Column: Slow stretch gives Cats a chance to improve

Excuse me while I yawn.

Looking at UK’s next three games can have that effect on a person. The matchups that loom for UK’s football team: the mighty Spartans of Norfolk State on Saturday, Middle Tennessee on Sept. 13, followed by UK’s little brother, Western Kentucky, on Sept. 27.

Not what you’d call must-see games. The only thing I see coming are blowouts, but I digress.

If the Cats can look past the names on the front of the jerseys of the next three foes, they might just realize that these next three games are just as important as the midseason stretch against Florida, Mississippi State and Georgia.

Sure, UK is probably going to cruise in all three. But the most important detail, the thing the Cats need to focus on during this early-season stretch is that it provides a golden opportunity to get better.

And let’s make one thing clear: they need to get better.

As great of a defensive performance UK put together Sunday, there are plenty of improvements that need to be made and none more so than on offense.

“I said (before the season) that I thought that we had a really good football team, and I based that on the players that we have; we’ve got good players,” UK head coach Rich Brooks said after UK dismantled Louisville 27-2 Sunday. “But we’re still a long ways from being a really good football team because we’ve got to get some sync in our offense and get that going.”

The Cats’ 210 yards of total offense Sunday might indicate they need more than a little sync.

Regardless of how young and new the Cats’ skill players are, that was not an offense worth watching Sunday. The only reason we haven’t heard much about it is because the U of L offense was that much worse.

This isn’t to point the blame at quarterback Mike Hartline. He, as Brooks said after the game, managed the game well and didn’t make any costly mistakes. But he also didn’t make any great plays either.

Hartline only completed two passes of more than 15 yards, and both of those were short tosses that UK’s receivers turned up field for extra yardage.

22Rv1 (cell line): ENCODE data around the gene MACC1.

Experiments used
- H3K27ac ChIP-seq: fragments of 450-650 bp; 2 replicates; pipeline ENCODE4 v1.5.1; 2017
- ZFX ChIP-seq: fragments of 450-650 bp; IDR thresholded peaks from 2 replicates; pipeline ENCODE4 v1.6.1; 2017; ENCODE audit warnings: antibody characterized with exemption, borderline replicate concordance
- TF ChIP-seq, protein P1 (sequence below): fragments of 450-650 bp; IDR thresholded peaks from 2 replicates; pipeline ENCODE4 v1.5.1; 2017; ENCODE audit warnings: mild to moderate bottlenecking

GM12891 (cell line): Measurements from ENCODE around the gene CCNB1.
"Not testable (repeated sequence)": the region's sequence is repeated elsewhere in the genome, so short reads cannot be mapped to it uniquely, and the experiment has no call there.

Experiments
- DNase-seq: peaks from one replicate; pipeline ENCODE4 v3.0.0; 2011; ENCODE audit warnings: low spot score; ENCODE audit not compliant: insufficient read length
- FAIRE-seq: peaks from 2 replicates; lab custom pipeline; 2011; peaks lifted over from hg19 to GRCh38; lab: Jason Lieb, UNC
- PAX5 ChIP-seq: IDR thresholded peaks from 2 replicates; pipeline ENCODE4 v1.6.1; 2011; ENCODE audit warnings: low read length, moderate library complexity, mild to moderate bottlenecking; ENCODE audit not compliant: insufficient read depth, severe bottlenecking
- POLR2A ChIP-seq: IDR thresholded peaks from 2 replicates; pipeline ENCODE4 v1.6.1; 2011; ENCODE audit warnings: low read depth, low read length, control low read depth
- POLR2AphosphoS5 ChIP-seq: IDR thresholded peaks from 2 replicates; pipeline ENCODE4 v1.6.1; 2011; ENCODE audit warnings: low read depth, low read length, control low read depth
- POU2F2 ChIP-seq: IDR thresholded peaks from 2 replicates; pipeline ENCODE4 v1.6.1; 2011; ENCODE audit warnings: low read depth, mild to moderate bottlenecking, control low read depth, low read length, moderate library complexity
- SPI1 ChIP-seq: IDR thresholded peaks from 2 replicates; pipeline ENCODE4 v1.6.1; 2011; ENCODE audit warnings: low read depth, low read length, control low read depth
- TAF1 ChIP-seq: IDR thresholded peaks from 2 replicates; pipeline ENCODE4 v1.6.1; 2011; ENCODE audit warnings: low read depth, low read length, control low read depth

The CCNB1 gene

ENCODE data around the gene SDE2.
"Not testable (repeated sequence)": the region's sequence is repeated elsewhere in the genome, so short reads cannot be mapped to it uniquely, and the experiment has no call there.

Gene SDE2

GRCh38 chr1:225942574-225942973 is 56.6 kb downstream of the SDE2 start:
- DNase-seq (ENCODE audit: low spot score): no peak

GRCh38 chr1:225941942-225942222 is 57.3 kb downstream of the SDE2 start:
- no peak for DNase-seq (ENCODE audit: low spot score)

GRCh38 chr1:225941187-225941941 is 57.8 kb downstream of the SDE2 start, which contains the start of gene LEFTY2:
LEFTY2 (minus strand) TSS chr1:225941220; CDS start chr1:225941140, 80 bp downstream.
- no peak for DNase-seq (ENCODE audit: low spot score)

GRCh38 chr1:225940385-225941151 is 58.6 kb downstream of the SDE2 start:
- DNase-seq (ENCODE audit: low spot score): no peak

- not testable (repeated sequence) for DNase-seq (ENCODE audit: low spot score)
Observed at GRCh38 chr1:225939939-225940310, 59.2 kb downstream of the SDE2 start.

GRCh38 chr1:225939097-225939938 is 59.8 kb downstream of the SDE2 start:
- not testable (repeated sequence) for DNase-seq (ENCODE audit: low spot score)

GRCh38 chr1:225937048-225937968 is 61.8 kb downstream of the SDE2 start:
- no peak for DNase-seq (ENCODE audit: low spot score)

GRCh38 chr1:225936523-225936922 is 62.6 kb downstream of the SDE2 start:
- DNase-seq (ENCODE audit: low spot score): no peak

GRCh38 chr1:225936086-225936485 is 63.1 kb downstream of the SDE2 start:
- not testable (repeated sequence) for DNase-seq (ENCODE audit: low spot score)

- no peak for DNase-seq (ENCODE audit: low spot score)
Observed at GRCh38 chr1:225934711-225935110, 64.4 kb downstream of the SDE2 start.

But improvement falls on just about everybody around Hartline. That includes Lyons, who after two early catches and a key punt return, all but disappeared from the game. That includes Tony Dixon and Derrick Locke, UK’s supposed strengths on offense, who totaled just 52 rushing yards combined. That includes Brooks and offensive coordinator Joker Phillips, both who need to open up the offense a little more.

Brooks and Phillips, understandably, played it close to the vest since Hartline was making his first collegiate start, but why not use these next couple of games to see what the kid can do? Open up the playbook, coaches.

That, in turn, will open up the run game, and maybe the entire offense.

Even if they don’t stack up 400-plus yards this week like we’ve been conditioned to see here in Lexington, the focus has to be improving.

“I wouldn’t expect it to go from night to day, but I hope twilight will arise in our offense,” Brooks said. “Any week that you don’t get better, somebody is gaining ground on you.”

Like say, Alabama? Before the Crimson Tide, UK’s next real challenge, play the Cats on Oct. 4, they’ll actually square off against some pretty tough competition.

UK, on the other hand, has three snoozers, but that can’t derail the improvement. Because if, and I mean a big if, the Cats improve and play as stout of a defense as they did Sunday, we could be talking a 5-0 team on Oct. 5.

That’d be something worth waking up for.